World Library  
Flag as Inappropriate
Email this Article

Okada Izō

Article Id: WHEBN0001995545
Reproduction Date:

Title: Okada Izō  
Author: World Heritage Encyclopedia
Language: English
Subject: Four Hitokiri of the Bakumatsu, Japanese assassins, Takechi Hanpeita, Shishi (organization), Okada
Collection: 1838 Births, 1865 Deaths, Japanese Assassins, Japanese Swordsmen, People from Tosa Domain
Publisher: World Heritage Encyclopedia

Okada Izō

Okada Izō (岡田 以蔵, February 14, 1838 – June 3, 1865) was a Japanese samurai of the late Edo period, feared as one of the four most notable assassins of the Bakumatsu period. He was born in Tosa to the gōshi Okada Gihei, who had been a peasant but had bought the gōshi rank. Izō and Tanaka Shinbei were active in Kyoto as assassins under the leadership of Takechi Hanpeita.

Izō in fiction

Several films feature Okada Izō as protagonist, most notably Hideo Gosha's Hitokiri (1969) (portrayed by Shintaro Katsu) and Takashi Miike's Izo (2004). Most recently, the NHK Taiga drama Ryōmaden (2009) features him several times as one of Sakamoto Ryōma's friends and Takechi Hanpeita's assassins. He was portrayed by Japanese actor Takeru Sato.

In manga and anime, Nobuhiro Watsuki based the character Kurogasa Udō Jin-e of his manga series Rurouni Kenshin on Izō; the author admits that the character bears little resemblance to Izō.[1] Hideaki Sorachi also based Nizo Okada, a character in his work Gintama, on Izō. It is also possible that a character from One Piece, Izô, commander of the 16th division of the Whitebeard Pirates, is based on Okada Izô. This, however, remains unconfirmed by the series' creator, Eiichiro Oda.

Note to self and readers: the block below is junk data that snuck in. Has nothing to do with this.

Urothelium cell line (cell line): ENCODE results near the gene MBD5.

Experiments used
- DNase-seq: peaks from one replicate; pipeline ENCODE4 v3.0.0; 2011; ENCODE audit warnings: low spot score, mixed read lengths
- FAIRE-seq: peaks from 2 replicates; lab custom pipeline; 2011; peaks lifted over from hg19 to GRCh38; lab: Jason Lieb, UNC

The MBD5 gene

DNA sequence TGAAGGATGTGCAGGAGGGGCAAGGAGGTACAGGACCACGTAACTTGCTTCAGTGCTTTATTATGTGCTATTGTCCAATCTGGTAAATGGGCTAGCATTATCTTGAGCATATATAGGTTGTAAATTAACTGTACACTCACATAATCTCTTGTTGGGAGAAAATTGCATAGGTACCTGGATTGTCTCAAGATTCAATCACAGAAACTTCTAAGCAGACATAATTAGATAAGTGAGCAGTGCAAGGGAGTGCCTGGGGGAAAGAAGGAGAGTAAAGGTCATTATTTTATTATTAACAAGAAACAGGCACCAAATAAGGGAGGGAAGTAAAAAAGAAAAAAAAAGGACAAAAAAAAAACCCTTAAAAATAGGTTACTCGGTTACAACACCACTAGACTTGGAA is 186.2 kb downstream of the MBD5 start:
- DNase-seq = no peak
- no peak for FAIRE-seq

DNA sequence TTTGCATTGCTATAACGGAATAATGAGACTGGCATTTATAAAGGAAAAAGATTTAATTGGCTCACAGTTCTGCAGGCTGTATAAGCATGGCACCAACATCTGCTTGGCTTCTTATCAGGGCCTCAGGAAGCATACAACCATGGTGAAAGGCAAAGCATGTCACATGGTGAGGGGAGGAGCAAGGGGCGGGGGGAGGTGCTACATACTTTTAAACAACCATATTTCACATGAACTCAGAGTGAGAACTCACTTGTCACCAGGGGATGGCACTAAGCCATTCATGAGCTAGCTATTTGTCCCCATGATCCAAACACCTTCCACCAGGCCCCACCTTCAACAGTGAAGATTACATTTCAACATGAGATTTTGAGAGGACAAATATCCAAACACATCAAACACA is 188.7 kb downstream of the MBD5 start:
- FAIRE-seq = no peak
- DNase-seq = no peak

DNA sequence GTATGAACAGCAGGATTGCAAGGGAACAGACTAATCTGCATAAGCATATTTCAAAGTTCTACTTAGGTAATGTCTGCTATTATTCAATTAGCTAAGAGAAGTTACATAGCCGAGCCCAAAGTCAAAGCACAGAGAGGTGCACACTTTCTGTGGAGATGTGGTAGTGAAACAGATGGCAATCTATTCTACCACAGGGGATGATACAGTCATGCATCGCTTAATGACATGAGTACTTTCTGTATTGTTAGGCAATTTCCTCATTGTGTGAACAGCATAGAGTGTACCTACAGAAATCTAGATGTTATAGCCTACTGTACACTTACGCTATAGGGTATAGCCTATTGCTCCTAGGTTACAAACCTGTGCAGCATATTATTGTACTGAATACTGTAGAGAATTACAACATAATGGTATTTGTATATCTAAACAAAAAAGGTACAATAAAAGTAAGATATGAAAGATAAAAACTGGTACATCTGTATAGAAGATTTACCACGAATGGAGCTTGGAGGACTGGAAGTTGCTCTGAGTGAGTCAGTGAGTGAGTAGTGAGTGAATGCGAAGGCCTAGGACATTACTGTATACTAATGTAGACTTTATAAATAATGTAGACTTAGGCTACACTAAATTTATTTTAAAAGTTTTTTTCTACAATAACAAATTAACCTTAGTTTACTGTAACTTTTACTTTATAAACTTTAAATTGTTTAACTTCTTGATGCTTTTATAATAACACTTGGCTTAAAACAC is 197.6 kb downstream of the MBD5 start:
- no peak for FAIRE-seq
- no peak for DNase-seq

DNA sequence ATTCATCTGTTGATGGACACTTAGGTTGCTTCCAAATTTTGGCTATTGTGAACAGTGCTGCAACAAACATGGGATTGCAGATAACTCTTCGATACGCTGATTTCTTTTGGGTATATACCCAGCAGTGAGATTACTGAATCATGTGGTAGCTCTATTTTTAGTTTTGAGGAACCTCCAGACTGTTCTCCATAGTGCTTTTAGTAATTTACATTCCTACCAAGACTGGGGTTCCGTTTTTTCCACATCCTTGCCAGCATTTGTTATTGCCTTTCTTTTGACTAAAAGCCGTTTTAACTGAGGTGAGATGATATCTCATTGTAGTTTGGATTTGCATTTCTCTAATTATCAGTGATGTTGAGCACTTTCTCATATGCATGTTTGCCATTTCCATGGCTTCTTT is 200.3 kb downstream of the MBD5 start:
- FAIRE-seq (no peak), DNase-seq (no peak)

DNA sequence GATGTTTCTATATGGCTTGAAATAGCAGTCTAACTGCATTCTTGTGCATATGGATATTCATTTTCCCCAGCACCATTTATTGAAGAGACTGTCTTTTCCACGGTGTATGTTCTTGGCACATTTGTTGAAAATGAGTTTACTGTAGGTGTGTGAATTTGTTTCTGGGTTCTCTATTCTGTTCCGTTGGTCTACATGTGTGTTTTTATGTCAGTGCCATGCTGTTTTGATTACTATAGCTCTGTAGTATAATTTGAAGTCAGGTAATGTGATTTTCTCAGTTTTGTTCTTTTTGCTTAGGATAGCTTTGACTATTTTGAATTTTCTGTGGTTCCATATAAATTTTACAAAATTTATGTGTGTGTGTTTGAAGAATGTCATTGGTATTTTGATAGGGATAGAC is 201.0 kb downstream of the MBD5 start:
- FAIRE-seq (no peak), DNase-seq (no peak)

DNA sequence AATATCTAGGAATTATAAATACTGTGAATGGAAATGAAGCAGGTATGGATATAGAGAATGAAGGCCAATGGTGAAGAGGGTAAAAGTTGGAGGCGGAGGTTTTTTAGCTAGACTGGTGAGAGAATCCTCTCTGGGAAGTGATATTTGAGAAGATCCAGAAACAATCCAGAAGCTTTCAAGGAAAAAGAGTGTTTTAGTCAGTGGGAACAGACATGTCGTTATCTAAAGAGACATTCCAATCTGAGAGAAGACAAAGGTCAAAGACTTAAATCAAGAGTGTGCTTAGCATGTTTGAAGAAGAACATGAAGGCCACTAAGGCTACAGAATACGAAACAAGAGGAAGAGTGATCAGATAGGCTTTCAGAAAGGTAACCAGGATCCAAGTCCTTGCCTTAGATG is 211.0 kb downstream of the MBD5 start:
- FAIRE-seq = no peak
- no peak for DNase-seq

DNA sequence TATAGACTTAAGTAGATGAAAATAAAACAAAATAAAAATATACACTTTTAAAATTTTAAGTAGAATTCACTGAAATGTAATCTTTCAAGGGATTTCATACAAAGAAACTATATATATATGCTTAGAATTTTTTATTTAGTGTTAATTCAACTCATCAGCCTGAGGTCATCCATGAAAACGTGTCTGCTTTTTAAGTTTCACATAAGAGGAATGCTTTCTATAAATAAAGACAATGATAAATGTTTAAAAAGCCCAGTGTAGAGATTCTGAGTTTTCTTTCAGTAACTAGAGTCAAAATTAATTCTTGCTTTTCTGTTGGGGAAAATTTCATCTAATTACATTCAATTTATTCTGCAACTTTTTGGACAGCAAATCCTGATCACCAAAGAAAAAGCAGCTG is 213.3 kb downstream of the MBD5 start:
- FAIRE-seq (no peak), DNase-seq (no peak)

Masami Kurumada, author of the popular Saint Seiya manga series, more recently added a character to his work, called Capricorn Izō, who is inspired by Okada.

Okada supposedly appeared as well in Kengo, a video game based on 9 legendary swordsmen.


  1. ^ Watsuki, Nobuhiro. "The Secret Life of Characters (7) Udō Jin-e," Rurouni Kenshin Volume 2. VIZ Media. 168.

External links

  • Short bio (in Japanese)

This article was sourced from Creative Commons Attribution-ShareAlike License; additional terms may apply. World Heritage Encyclopedia content is assembled from numerous content providers, Open Access Publishing, and in compliance with The Fair Access to Science and Technology Research Act (FASTR), Wikimedia Foundation, Inc., Public Library of Science, The Encyclopedia of Life, Open Book Publishers (OBP), PubMed, U.S. National Library of Medicine, National Center for Biotechnology Information, U.S. National Library of Medicine, National Institutes of Health (NIH), U.S. Department of Health & Human Services, and, which sources content from all federal, state, local, tribal, and territorial government publication portals (.gov, .mil, .edu). Funding for and content contributors is made possible from the U.S. Congress, E-Government Act of 2002.
Crowd sourced content that is contributed to World Heritage Encyclopedia is peer reviewed and edited by our editorial staff to ensure quality scholarly research articles.
By using this site, you agree to the Terms of Use and Privacy Policy. World Heritage Encyclopedia™ is a registered trademark of the World Public Library Association, a non-profit organization.

Copyright © World Library Foundation. All rights reserved. eBooks from Project Gutenberg are sponsored by the World Library Foundation,
a 501c(4) Member's Support Non-Profit Organization, and is NOT affiliated with any governmental agency or department.